While the Australians may be known for their tourist-friendly charm and engaging landmark attractions, there is one aspect of the world Down Under that hasn't been so open to international visitors – and that's the retail market.
Within the past two years alone, multiple retailers have been forced to shut their doors in the face of plunging sales and revenue on Australian shores. International retailers such as Payless Shoe Source, GAP and Topshop have all been forced to close their Australian brick-and-mortar locations as the continent grapples with the onslaught of online availability from e-commerce giants like Amazon and Alibaba.
Watch the video below explaining what went into British brand Topshop's Australian demise:
Esprit, a fashion apparel line under Esprit Holdings Limited, is the most recent brand to collapse under the tremendous pressure to survive in Australia's harsh retail climate. The breezy, bohemian line of women's clothing would seem an idea match for the country's beachy lifestyle, but it proved to be no match for the existing competition. Esprit will be closing over 60 stores and laying off hundreds of employees.
Esprit CEO Thomas Tang cited the company's continuous struggle over the past few years without any turnaround as the reason for their exit from the Australian market.
“Esprit's operations in Australian and New Zealand have been loss making for some time, despite intensive efforts made by the teams in the past years…” Tang stated.
“In order to strengthen our foundation, the Group intends to withdraw from these markets and this will allow us to concentrate efforts and resources to other markets in Asia.”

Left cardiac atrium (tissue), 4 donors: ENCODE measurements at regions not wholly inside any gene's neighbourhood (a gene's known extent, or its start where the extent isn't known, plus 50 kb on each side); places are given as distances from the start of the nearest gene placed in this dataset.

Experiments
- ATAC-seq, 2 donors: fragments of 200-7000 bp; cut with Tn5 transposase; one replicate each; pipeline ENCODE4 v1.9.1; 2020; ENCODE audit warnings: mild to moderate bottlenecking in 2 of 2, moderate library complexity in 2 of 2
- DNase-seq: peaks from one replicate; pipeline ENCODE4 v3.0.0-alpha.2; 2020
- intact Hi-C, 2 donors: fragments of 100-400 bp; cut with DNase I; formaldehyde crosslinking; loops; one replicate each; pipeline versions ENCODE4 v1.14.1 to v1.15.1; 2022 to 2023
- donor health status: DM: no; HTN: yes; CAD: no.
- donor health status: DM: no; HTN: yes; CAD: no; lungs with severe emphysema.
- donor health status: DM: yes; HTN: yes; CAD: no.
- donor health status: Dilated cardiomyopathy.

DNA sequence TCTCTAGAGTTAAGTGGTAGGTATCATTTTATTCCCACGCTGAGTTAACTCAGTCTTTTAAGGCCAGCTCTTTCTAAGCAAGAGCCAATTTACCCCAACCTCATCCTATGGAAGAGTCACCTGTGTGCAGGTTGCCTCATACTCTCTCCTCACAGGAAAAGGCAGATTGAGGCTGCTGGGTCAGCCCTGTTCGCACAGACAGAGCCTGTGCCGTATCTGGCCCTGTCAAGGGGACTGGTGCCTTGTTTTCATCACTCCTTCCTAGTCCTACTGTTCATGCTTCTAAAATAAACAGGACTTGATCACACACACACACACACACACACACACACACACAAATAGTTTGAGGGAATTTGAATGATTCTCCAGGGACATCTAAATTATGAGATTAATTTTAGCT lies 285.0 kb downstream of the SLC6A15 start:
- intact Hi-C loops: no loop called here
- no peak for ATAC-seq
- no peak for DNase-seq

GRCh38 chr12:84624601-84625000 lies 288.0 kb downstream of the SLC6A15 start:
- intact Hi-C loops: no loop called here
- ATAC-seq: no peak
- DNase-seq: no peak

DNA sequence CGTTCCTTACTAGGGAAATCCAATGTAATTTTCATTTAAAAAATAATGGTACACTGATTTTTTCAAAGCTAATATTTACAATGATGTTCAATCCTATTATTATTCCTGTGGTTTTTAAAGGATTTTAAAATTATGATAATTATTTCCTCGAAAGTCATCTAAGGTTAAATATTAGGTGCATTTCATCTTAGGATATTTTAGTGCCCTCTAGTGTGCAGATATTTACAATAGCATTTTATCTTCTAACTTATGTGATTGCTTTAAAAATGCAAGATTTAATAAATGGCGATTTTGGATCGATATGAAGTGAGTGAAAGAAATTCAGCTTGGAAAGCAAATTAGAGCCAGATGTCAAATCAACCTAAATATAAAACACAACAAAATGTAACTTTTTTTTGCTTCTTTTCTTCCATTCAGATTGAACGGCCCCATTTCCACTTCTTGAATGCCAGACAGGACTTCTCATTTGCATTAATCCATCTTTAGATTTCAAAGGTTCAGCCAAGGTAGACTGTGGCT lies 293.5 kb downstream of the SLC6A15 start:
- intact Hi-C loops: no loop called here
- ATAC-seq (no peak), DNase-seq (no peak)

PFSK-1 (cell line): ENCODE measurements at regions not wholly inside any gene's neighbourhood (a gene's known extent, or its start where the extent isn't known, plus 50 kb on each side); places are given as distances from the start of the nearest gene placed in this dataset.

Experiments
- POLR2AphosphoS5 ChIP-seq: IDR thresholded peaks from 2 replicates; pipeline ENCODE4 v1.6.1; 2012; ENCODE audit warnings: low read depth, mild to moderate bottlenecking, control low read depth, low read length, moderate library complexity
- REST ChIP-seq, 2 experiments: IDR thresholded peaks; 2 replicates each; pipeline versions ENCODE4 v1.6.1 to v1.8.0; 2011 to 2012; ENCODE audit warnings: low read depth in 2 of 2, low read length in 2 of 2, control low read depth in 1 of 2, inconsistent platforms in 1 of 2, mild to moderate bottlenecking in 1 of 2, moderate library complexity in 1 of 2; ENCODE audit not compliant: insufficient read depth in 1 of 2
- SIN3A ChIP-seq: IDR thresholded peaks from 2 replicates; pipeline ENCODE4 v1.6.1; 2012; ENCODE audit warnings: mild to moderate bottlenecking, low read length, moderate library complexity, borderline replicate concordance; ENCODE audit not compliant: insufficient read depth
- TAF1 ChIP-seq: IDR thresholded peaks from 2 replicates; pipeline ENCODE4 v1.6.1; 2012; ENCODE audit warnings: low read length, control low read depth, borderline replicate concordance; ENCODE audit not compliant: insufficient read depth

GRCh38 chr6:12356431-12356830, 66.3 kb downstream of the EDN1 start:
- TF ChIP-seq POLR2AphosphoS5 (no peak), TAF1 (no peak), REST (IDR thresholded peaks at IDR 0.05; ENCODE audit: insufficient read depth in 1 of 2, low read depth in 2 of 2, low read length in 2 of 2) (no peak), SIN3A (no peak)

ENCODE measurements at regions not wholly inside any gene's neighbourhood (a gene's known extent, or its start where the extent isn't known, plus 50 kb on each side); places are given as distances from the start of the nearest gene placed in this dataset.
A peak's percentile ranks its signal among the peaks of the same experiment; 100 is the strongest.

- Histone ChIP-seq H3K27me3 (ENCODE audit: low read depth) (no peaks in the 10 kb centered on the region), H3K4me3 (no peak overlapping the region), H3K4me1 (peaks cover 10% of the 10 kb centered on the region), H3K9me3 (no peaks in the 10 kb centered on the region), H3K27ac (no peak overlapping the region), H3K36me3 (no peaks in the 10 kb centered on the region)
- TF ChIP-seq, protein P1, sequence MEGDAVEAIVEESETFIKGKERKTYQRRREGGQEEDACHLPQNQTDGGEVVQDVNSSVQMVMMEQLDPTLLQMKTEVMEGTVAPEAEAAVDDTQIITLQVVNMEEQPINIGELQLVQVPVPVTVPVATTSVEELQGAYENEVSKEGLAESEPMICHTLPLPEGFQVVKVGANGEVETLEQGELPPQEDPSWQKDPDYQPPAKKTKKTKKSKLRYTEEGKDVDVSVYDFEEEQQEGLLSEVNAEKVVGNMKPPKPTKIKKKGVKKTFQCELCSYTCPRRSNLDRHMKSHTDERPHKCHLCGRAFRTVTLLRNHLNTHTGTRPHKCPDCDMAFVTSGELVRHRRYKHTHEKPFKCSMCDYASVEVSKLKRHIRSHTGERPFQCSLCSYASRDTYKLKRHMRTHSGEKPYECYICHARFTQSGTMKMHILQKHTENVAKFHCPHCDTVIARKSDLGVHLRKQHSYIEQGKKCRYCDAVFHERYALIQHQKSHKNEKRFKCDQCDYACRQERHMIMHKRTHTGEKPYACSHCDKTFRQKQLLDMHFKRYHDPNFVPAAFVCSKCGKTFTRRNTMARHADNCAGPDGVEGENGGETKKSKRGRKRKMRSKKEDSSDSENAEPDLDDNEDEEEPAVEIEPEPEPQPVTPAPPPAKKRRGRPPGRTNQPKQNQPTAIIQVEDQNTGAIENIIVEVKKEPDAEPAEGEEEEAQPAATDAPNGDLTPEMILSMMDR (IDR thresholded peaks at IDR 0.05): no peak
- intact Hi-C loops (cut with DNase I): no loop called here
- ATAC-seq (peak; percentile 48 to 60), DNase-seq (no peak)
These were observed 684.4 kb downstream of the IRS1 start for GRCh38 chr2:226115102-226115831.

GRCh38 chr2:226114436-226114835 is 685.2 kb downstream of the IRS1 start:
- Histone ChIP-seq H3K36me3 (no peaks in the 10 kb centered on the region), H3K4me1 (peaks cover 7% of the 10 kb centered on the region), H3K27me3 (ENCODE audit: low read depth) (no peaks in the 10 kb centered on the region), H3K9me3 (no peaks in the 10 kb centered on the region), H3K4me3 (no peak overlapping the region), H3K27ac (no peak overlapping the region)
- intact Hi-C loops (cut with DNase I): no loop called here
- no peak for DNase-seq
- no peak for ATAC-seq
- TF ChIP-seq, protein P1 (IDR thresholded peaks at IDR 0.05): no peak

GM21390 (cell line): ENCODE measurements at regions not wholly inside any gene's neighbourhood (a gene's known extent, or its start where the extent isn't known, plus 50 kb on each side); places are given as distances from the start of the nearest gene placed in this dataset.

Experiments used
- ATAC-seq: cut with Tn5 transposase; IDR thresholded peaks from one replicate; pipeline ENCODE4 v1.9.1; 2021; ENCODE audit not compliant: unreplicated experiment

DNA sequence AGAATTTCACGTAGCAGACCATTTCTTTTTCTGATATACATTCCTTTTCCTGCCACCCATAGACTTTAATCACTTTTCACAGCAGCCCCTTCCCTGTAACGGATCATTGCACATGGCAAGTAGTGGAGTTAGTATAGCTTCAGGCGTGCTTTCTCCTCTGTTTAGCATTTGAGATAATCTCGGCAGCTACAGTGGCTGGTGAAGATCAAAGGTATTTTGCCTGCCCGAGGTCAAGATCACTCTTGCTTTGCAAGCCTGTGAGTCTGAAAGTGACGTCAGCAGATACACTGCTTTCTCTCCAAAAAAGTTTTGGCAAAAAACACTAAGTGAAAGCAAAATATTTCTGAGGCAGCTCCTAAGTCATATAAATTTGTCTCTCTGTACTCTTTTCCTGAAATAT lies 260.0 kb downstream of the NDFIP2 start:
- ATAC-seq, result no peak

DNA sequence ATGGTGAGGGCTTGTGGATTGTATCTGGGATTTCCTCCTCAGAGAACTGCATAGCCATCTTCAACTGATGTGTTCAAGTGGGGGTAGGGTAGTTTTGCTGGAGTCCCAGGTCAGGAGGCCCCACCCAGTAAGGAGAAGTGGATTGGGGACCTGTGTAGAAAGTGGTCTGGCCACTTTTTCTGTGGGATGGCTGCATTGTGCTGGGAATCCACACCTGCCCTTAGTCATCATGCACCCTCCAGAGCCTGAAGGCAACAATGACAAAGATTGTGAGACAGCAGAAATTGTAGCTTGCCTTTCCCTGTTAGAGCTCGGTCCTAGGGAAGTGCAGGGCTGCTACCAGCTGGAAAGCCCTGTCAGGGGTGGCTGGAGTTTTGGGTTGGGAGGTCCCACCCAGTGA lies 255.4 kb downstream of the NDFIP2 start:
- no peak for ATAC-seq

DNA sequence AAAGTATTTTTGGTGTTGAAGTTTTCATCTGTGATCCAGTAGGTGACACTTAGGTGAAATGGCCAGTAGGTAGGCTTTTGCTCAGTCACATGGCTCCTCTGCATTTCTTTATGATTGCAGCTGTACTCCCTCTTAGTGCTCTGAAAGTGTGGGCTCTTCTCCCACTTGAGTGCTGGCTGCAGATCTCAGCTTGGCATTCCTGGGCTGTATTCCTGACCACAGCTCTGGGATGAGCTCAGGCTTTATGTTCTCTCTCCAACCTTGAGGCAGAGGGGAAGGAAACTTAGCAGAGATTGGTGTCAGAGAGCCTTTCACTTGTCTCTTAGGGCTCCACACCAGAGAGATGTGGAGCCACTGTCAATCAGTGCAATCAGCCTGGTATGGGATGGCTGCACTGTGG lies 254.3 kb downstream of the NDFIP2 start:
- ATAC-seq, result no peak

While the international retail world may be lamenting the seemingly impermeable loss of profit in the Australian market, local citizens and observers aren't as surprised at the global failings of otherwise successful companies. From an insider's perspective, as Sydney Morning Herald contributor and millennial consume Melissa Singer observed, many fashion brands take a condescending tone towards Australian retail, believing that the geographic distance from other major continents allows them to provide the country with much less variety, old stock, and outdated shopping experiences.
Even brands that proudly tout Australia as their home base have taken this seeming sense of disconnect from the rest of the retail world and abused it. Australian beachwear line Billabong was caught stocking Australian stores with year-old designs while saving the latest and greatest for the American market.
In contrast, Spanish fast fashion line Zara has reported solid earnings and saw a 16% increase in revenue in 2017 after renamping its operations strategy and bringing the same on-trend designs to Australian stores as the rest of the world. The opening of the company's online store in March of this year has added to the positive response by local as well who live in the more far-flung reaches of the continent but still value their retail experience as much as the urban citygoers.
So Australian retail players…take note. If you want your stores' profits to go up, don't treat Australia as a place to let experiences slide Down Under.